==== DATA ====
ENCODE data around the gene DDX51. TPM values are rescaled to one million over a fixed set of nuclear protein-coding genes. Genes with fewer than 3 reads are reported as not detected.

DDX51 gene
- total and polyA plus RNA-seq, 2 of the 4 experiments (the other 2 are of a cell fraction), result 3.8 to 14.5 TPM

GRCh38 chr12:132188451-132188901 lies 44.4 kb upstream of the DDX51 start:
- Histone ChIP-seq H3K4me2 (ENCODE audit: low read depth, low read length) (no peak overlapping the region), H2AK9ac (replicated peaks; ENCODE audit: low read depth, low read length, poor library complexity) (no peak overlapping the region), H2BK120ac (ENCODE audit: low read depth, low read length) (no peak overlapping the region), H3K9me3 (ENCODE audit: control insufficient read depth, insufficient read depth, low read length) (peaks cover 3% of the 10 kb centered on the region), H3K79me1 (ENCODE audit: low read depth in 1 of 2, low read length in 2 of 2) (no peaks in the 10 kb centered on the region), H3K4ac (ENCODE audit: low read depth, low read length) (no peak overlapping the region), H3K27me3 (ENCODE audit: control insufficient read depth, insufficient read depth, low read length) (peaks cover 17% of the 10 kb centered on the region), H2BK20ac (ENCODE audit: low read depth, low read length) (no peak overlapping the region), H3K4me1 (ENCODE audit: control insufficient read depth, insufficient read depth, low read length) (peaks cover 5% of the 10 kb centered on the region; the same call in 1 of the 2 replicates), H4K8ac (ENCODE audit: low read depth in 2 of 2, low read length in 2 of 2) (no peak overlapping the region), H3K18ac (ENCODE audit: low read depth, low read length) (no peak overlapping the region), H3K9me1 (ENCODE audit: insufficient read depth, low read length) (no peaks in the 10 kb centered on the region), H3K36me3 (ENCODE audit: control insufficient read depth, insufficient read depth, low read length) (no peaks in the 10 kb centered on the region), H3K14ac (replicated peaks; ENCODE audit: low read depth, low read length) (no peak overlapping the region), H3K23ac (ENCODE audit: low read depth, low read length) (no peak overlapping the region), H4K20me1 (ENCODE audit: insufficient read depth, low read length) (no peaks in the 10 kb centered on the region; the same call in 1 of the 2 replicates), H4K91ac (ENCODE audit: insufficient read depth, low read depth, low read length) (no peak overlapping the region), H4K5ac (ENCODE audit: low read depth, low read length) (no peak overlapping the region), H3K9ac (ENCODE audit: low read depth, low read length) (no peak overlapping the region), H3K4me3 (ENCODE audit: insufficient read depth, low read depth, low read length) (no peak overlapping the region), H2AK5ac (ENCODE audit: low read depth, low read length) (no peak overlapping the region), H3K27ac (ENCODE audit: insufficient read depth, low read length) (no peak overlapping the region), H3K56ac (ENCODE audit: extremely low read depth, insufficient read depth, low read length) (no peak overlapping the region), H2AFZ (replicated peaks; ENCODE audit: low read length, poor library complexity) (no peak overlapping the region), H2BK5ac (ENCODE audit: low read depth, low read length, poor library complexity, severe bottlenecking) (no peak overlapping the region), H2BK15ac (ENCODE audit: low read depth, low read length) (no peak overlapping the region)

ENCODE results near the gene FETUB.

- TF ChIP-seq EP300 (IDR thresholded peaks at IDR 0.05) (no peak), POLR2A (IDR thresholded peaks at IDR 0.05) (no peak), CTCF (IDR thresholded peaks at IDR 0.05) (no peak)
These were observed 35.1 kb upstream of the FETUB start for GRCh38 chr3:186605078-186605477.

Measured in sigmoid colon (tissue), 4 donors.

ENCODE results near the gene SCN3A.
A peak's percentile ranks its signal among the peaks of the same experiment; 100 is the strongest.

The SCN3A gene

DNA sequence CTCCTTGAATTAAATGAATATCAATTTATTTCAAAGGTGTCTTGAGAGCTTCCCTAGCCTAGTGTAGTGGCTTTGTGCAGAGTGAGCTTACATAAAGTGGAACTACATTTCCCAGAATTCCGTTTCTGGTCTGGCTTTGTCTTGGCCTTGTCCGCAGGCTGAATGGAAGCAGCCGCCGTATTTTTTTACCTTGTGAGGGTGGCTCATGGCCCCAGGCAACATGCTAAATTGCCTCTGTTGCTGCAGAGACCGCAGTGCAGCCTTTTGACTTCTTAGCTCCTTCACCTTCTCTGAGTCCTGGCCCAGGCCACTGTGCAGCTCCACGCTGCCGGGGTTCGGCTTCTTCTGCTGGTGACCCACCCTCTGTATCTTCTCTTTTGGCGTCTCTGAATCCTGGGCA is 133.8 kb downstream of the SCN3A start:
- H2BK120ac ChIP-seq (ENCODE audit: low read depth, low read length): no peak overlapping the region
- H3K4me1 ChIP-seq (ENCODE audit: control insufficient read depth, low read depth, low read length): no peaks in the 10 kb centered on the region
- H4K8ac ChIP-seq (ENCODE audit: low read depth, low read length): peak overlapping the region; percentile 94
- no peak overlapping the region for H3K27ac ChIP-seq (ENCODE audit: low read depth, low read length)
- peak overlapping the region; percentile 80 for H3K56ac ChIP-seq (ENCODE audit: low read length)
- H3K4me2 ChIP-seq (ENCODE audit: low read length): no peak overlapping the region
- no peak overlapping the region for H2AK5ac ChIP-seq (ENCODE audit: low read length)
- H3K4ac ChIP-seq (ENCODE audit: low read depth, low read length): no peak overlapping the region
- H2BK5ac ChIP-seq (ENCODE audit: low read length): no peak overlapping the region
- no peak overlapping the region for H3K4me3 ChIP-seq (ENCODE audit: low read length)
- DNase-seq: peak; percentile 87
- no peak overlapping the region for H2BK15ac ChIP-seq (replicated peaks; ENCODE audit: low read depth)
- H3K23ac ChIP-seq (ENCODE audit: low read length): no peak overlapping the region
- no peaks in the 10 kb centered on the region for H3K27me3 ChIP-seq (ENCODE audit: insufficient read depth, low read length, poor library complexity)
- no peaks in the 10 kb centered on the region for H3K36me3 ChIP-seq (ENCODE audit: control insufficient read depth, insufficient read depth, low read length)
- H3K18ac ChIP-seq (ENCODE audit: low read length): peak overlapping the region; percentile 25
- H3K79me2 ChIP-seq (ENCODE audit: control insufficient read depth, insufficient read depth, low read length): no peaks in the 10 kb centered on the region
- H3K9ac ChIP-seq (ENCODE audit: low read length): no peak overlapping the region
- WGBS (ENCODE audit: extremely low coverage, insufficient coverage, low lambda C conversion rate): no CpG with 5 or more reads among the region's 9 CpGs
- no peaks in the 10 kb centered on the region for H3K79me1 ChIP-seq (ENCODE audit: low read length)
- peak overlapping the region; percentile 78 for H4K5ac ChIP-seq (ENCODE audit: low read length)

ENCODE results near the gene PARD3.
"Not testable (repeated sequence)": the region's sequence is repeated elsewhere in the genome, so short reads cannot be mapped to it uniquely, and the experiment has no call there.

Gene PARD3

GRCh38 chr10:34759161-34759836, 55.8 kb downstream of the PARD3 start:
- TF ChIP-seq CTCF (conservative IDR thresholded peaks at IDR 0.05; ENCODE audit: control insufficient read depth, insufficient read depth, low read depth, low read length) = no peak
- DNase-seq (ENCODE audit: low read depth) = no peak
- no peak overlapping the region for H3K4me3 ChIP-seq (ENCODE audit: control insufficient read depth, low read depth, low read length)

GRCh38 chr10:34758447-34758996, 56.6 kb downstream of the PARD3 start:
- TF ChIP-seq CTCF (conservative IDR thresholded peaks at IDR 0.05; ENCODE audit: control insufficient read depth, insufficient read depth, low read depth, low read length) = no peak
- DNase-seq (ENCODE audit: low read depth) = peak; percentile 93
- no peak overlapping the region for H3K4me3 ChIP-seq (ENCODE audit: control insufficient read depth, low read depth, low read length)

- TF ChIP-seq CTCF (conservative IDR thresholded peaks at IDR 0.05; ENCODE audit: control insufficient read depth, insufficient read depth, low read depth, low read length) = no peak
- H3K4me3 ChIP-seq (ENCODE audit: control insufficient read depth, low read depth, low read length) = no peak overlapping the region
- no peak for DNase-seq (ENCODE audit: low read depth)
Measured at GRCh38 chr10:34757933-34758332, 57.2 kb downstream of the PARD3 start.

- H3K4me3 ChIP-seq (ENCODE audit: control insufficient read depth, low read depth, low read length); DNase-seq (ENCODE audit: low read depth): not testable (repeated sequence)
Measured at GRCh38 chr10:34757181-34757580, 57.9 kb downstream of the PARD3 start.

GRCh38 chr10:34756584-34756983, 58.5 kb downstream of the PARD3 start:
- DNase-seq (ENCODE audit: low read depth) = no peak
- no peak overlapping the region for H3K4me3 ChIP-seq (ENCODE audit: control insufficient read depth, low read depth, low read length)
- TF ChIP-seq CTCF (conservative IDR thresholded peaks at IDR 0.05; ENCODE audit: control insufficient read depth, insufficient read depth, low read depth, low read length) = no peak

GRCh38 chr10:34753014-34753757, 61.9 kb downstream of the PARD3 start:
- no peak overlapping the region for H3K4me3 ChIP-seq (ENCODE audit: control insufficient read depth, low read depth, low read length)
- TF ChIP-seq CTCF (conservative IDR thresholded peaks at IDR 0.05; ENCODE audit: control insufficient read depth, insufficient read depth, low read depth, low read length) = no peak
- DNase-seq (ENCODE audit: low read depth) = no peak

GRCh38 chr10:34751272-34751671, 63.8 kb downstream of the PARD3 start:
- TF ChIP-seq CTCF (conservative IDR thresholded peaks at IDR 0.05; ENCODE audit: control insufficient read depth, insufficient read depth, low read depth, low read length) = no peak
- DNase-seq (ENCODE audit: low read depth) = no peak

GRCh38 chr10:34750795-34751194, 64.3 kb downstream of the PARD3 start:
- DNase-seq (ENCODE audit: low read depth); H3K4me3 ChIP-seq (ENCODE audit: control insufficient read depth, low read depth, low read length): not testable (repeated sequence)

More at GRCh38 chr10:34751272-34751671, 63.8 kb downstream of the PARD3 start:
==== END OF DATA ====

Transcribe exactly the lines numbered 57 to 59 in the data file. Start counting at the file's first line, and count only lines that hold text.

- no peak overlapping the region for H3K4me3 ChIP-seq (ENCODE audit: control insufficient read depth, low read depth, low read length)
- TF ChIP-seq CTCF (conservative IDR thresholded peaks at IDR 0.05; ENCODE audit: control insufficient read depth, insufficient read depth, low read depth, low read length) = no peak
- DNase-seq (ENCODE audit: low read depth) = no peak